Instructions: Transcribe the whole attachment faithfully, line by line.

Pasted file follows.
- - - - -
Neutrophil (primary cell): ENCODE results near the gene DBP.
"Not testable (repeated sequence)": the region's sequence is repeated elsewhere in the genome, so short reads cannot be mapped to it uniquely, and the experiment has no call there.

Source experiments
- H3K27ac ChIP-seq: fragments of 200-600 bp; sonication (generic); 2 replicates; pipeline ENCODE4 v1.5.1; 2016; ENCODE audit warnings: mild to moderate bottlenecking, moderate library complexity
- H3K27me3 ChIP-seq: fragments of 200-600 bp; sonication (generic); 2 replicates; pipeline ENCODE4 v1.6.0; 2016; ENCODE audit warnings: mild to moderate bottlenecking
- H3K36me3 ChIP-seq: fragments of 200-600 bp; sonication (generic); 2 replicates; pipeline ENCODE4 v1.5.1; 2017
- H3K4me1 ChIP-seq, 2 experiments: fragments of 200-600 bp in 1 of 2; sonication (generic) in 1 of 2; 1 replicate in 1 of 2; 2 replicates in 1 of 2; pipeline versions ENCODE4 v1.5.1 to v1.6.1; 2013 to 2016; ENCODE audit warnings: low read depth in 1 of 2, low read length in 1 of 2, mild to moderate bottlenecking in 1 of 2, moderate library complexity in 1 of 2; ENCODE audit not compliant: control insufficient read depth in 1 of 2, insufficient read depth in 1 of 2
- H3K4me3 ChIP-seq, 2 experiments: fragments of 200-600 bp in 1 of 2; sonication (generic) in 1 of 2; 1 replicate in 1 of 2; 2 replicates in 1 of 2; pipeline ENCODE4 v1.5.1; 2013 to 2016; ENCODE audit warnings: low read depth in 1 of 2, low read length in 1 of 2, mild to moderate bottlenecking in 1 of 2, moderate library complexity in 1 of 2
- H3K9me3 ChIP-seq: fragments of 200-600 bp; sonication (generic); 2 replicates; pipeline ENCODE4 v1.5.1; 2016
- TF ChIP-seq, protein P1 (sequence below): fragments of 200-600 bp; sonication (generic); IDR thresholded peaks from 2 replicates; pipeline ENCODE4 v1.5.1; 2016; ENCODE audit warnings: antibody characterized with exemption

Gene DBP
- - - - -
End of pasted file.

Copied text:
Neutrophil (primary cell): ENCODE results near the gene DBP.
"Not testable (repeated sequence)": the region's sequence is repeated elsewhere in the genome, so short reads cannot be mapped to it uniquely, and the experiment has no call there.

Source experiments
- H3K27ac ChIP-seq: fragments of 200-600 bp; sonication (generic); 2 replicates; pipeline ENCODE4 v1.5.1; 2016; ENCODE audit warnings: mild to moderate bottlenecking, moderate library complexity
- H3K27me3 ChIP-seq: fragments of 200-600 bp; sonication (generic); 2 replicates; pipeline ENCODE4 v1.6.0; 2016; ENCODE audit warnings: mild to moderate bottlenecking
- H3K36me3 ChIP-seq: fragments of 200-600 bp; sonication (generic); 2 replicates; pipeline ENCODE4 v1.5.1; 2017
- H3K4me1 ChIP-seq, 2 experiments: fragments of 200-600 bp in 1 of 2; sonication (generic) in 1 of 2; 1 replicate in 1 of 2; 2 replicates in 1 of 2; pipeline versions ENCODE4 v1.5.1 to v1.6.1; 2013 to 2016; ENCODE audit warnings: low read depth in 1 of 2, low read length in 1 of 2, mild to moderate bottlenecking in 1 of 2, moderate library complexity in 1 of 2; ENCODE audit not compliant: control insufficient read depth in 1 of 2, insufficient read depth in 1 of 2
- H3K4me3 ChIP-seq, 2 experiments: fragments of 200-600 bp in 1 of 2; sonication (generic) in 1 of 2; 1 replicate in 1 of 2; 2 replicates in 1 of 2; pipeline ENCODE4 v1.5.1; 2013 to 2016; ENCODE audit warnings: low read depth in 1 of 2, low read length in 1 of 2, mild to moderate bottlenecking in 1 of 2, moderate library complexity in 1 of 2
- H3K9me3 ChIP-seq: fragments of 200-600 bp; sonication (generic); 2 replicates; pipeline ENCODE4 v1.5.1; 2016
- TF ChIP-seq, protein P1 (sequence below): fragments of 200-600 bp; sonication (generic); IDR thresholded peaks from 2 replicates; pipeline ENCODE4 v1.5.1; 2016; ENCODE audit warnings: antibody characterized with exemption

Gene DBP